At important points in his life, Iupati didn’t go searching for football, but it found him. He was born in American Samoa, and when his family moved to California after he completed junior high school, Iupati had never played a down of organized football. However, he was on his way to his mature height and weight of 6-foot-5, 330 pounds, and when his high school coach saw him in a freshman PE class, he directed him to the football team. Iupati says he was unaware such a thing as a college football scholarship existed until his junior year of high school, but he drew interest from what was then the Pac-10 until schools backed off when he couldn’t qualify academically because he struggled with English as his second language.
He was pointed toward junior college when football found him again. Iupati attended a barbecue where Johnny Nansen, now at UCLA but a Vandals coach at the time, was recruiting another player. After getting a look at Iupati, Nansen offered him a spot with the Vandals the next day and subsequently convinced Iupati and his parents that enrolling at Idaho and playing for the Vandals would be preferable to going the junior college route.
Moscow was a culture shock, he acknowledged. “I got there two days before school started,” and Iupati was beset by homesickness until teammates took him under their wing.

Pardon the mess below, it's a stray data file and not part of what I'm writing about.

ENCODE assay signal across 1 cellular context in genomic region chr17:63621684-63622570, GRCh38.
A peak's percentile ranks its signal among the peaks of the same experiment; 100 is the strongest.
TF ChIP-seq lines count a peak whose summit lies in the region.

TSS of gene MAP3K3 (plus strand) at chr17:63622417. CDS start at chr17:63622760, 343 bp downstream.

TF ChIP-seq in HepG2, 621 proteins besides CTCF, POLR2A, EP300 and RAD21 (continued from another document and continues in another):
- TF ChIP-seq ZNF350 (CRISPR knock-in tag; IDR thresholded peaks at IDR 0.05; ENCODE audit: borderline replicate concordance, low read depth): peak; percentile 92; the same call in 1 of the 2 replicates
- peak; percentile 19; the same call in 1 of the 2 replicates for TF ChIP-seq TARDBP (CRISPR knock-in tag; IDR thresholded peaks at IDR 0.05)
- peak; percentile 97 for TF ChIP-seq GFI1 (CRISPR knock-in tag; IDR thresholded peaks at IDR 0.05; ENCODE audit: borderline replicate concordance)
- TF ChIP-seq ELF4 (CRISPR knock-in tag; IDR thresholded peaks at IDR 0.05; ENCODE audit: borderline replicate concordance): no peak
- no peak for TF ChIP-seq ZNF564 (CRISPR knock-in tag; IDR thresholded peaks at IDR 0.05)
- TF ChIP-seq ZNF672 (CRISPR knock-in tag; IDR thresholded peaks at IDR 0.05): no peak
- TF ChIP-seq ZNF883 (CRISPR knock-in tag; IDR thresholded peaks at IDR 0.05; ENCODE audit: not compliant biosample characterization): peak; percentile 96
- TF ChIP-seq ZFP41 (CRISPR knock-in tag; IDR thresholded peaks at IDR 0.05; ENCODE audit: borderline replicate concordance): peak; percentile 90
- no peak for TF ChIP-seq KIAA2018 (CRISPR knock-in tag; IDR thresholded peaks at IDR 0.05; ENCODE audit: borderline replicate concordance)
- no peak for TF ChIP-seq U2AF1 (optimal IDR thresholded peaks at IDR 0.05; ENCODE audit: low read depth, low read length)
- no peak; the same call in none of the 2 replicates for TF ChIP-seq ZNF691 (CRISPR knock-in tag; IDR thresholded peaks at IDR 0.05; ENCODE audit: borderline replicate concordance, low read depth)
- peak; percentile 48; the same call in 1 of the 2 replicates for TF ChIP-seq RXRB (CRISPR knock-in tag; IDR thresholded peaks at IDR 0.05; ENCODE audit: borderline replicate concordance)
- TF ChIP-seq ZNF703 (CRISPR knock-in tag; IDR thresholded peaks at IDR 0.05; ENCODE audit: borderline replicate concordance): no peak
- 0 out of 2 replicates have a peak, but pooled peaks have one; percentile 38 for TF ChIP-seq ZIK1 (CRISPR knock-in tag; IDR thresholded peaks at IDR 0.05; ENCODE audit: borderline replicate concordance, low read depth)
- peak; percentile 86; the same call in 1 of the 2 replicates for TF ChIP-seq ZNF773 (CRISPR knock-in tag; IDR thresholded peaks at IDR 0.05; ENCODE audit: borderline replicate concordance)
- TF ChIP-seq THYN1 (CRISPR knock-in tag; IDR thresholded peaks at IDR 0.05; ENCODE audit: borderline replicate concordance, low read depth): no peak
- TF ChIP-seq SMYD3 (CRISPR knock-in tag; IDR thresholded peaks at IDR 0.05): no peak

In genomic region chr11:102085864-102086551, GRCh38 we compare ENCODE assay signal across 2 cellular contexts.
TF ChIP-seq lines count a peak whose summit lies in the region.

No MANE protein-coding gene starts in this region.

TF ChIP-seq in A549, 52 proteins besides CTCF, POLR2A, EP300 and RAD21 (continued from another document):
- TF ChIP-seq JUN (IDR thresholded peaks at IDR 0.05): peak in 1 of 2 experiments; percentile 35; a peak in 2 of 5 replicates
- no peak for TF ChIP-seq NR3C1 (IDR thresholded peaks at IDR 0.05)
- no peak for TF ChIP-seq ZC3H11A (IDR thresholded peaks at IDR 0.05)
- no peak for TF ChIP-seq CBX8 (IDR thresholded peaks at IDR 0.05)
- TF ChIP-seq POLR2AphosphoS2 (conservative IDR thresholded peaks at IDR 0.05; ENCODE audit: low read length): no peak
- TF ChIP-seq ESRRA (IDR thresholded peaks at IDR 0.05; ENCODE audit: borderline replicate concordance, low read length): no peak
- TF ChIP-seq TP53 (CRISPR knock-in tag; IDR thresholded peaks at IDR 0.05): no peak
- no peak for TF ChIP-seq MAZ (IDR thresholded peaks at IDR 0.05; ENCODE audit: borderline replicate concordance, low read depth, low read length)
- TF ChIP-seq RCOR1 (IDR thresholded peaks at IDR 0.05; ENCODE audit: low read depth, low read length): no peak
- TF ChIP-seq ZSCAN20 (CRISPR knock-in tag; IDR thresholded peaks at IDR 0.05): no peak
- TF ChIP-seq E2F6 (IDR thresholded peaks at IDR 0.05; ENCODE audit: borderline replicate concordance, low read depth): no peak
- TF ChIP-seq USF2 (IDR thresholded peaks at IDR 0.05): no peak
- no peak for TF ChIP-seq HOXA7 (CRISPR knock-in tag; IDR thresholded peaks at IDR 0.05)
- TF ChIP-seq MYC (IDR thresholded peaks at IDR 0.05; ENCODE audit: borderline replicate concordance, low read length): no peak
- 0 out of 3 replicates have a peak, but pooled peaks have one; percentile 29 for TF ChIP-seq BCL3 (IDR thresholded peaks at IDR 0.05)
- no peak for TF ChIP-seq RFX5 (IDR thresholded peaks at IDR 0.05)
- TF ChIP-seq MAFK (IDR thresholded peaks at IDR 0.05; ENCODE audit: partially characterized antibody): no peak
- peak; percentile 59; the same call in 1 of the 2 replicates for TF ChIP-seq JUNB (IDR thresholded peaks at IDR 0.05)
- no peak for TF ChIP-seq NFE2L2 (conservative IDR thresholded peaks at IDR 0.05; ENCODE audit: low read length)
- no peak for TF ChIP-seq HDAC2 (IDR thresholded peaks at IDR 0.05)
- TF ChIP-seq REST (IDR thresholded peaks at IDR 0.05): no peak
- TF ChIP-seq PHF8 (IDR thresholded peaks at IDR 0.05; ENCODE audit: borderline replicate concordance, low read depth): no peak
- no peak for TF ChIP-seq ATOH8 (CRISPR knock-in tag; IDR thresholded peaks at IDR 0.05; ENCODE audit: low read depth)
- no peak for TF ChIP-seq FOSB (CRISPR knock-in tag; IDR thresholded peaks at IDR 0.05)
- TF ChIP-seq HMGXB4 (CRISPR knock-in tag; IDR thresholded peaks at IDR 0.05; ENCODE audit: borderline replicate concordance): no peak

Iupati joins a pantheon of former Vandals who were great offensive linemen, including NFL Hall of Famer Jerry Kramer, AP All-America John Yarno, and two-time Pro Bowler and three-time Super Bowl champion Mark Schlereth. Iupati thrived with the Vandals. He was a consensus All-America and became a first-round pick for the San Francisco 49ers. He played five years in San Francisco and later starred four years with the Phoenix Cardinals. Like Yarno, who played six seasons in Seattle, Iupati became a Seahawks mainstay. He was a Pro Bowl alternate in 2019.
“I fell in love with Seattle,” he says. “The organization was first class. “They were so good to me.”
After playing with the Seahawks in 2019, Iupati returned this past season on a one-year contract. “They wanted me back.”
At the start of the year “my body felt great,” but Iupati missed several games late when the neck injury cropped up. After the season Iupati decided that at age 33 his NFL career was complete.
“I know I’m going to miss it, but I’m kind of excited. I’ve got four boys (ages 8, 6, 3 and newborn), and I’m taking care of them every day,” he said.
Whatever his original misgivings about Idaho, Iupati is comfortable enough with the state now to have settled with his family on acreage in Star, near Boise. No plans have been made yet for staying close to football, “but I would like to help out with the high school here,” he said.
In the meantime, his connection with Idaho has been strengthened by his financial gift, and Iupati says he is looking forward to returning to Moscow to watch the Vandals play.